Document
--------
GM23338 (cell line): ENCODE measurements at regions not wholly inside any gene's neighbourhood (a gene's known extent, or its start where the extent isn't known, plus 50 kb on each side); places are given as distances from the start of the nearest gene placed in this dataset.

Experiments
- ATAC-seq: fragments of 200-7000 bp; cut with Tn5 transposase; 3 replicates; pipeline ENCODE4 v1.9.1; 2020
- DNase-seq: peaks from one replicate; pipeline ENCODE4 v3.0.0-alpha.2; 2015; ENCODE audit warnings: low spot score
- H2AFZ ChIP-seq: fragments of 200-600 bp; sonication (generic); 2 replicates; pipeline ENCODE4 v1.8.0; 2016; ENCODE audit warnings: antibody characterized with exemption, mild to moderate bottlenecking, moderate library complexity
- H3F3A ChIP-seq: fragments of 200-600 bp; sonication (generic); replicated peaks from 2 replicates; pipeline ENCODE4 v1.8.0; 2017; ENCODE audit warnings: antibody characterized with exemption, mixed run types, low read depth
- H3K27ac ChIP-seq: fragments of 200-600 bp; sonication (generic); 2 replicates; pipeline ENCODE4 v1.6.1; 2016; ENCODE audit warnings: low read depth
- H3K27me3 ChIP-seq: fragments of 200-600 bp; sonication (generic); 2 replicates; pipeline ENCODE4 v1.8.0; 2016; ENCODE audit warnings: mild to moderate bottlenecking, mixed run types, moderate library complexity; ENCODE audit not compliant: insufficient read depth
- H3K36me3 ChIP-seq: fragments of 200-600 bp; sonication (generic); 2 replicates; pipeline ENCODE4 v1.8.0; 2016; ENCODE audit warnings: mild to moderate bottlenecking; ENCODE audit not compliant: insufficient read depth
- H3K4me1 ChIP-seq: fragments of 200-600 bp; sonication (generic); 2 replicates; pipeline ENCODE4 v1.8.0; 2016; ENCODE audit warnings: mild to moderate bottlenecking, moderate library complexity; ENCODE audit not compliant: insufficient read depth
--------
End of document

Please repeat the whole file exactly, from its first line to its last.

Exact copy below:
GM23338 (cell line): ENCODE measurements at regions not wholly inside any gene's neighbourhood (a gene's known extent, or its start where the extent isn't known, plus 50 kb on each side); places are given as distances from the start of the nearest gene placed in this dataset.

Experiments
- ATAC-seq: fragments of 200-7000 bp; cut with Tn5 transposase; 3 replicates; pipeline ENCODE4 v1.9.1; 2020
- DNase-seq: peaks from one replicate; pipeline ENCODE4 v3.0.0-alpha.2; 2015; ENCODE audit warnings: low spot score
- H2AFZ ChIP-seq: fragments of 200-600 bp; sonication (generic); 2 replicates; pipeline ENCODE4 v1.8.0; 2016; ENCODE audit warnings: antibody characterized with exemption, mild to moderate bottlenecking, moderate library complexity
- H3F3A ChIP-seq: fragments of 200-600 bp; sonication (generic); replicated peaks from 2 replicates; pipeline ENCODE4 v1.8.0; 2017; ENCODE audit warnings: antibody characterized with exemption, mixed run types, low read depth
- H3K27ac ChIP-seq: fragments of 200-600 bp; sonication (generic); 2 replicates; pipeline ENCODE4 v1.6.1; 2016; ENCODE audit warnings: low read depth
- H3K27me3 ChIP-seq: fragments of 200-600 bp; sonication (generic); 2 replicates; pipeline ENCODE4 v1.8.0; 2016; ENCODE audit warnings: mild to moderate bottlenecking, mixed run types, moderate library complexity; ENCODE audit not compliant: insufficient read depth
- H3K36me3 ChIP-seq: fragments of 200-600 bp; sonication (generic); 2 replicates; pipeline ENCODE4 v1.8.0; 2016; ENCODE audit warnings: mild to moderate bottlenecking; ENCODE audit not compliant: insufficient read depth
- H3K4me1 ChIP-seq: fragments of 200-600 bp; sonication (generic); 2 replicates; pipeline ENCODE4 v1.8.0; 2016; ENCODE audit warnings: mild to moderate bottlenecking, moderate library complexity; ENCODE audit not compliant: insufficient read depth